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First Skull-Scalp Transplant From Human Donor
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First Skull-Scalp Transplant From Human Donor

Texas doctors have conducted the world’s first partial skull and scalp transplant to help a man who suffered a large head wound from cancer treatment, opening a new frontier in transplant surgery.
Doctors from Houston Methodist Hospital and MD Anderson Cancer Center performed the operation two weeks ago.
The recipient Jim Boysen, a 55-year-old software developer was expected to leave the hospital Thursday with a new kidney and pancreas along with the scalp and skull grafts.
He said he was stunned at how well doctors matched him to a donor with similar skin and hair coloring.
“It’s kind of shocking, really, how good they got it. I will have way more hair than when I was 21,” Boysen joked in an interview with the Associated Press.
Last year, doctors in the Netherlands said they replaced most of a woman’s skull with a 3-D printed plastic one. The Texas operation is thought to be the first skull-scalp transplant from a human donor, as opposed to an artificial implant or a simple bone graft.
Boysen had a kidney-pancreas transplant in 1992 to treat diabetes he has had since age 5 and has been on drugs to prevent organ rejection. The immune suppression drugs raise the risk of cancer, and he developed a rare type leiomyosarcoma.
It can affect many types of smooth muscles but in his case, it was the ones under the scalp that make your hair stand on end when something gives you the creeps.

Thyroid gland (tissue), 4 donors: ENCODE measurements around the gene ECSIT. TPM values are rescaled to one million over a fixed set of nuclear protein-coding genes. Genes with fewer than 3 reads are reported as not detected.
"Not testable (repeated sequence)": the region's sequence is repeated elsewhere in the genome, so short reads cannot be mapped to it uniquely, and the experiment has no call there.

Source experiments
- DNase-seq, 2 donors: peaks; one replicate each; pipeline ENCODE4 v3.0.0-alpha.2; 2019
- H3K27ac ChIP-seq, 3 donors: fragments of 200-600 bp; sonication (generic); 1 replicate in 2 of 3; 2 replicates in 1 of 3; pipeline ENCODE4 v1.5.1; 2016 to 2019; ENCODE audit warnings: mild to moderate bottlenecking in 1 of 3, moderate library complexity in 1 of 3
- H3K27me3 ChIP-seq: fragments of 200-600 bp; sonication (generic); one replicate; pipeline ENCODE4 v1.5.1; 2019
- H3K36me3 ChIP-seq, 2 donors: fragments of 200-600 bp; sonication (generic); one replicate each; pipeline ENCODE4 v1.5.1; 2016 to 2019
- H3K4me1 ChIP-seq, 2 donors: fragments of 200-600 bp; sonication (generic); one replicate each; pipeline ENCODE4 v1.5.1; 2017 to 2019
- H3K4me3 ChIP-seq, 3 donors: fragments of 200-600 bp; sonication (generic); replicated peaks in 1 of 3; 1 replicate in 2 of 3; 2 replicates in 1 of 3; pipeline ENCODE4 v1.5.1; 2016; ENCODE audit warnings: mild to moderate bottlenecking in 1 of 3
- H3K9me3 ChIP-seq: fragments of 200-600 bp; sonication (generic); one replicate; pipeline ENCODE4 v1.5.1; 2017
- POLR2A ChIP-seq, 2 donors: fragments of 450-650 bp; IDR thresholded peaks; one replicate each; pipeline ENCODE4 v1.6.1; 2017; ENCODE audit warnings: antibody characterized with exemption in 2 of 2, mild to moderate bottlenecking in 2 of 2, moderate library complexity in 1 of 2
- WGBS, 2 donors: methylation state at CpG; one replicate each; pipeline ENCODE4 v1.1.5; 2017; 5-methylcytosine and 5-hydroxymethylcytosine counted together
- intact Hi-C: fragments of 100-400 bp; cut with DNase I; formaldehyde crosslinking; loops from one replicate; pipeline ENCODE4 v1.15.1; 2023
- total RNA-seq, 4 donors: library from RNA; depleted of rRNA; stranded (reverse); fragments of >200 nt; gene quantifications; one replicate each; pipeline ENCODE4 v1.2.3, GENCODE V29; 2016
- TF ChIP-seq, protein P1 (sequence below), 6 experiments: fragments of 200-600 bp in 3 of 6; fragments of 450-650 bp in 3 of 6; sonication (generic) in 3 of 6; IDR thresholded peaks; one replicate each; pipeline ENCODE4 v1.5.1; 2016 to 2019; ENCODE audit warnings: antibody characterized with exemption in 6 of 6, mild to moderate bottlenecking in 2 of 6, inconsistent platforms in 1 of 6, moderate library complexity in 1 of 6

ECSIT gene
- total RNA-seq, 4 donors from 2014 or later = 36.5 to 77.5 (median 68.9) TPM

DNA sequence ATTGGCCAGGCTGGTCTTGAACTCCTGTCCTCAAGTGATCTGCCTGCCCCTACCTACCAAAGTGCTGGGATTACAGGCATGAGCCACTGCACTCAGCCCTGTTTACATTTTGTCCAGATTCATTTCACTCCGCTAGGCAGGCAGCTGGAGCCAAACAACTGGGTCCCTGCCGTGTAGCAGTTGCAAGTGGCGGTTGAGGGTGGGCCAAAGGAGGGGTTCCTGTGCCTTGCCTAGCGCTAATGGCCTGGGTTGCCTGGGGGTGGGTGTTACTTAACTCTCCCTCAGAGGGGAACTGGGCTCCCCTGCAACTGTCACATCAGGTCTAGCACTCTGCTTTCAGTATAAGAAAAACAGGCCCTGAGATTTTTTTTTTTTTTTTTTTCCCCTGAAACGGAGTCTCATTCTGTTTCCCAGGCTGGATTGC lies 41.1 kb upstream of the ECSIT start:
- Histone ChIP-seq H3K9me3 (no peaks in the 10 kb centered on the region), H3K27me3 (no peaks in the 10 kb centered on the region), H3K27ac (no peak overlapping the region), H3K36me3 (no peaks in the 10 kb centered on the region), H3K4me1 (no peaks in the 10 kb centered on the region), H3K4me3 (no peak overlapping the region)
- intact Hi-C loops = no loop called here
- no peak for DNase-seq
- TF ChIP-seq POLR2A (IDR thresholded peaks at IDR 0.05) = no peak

Radiation therapy for the cancer destroyed part of his head, immune suppression drugs kept his body from repairing the damage, and his transplanted organs were starting to fail “a perfect storm that made the wound not heal,” Boysen said.
Yet doctors could not perform a new kidney-pancreas transplant as long as he had an open wound. That’s when Dr. Jesse Selber, a reconstructive plastic surgeon at MD Anderson, thought of giving him a new partial skull and scalp at the same time as new organs as a solution to all of his problems.
Houston Methodist, which has transplant expertise, partnered on the venture. It took 18 months for the organ-procurement organization, LifeGift, to find the right donor, who provided all organs for Boysen and was not identified.
Boysen’s wound extended through his skull to his brain, Selber said.

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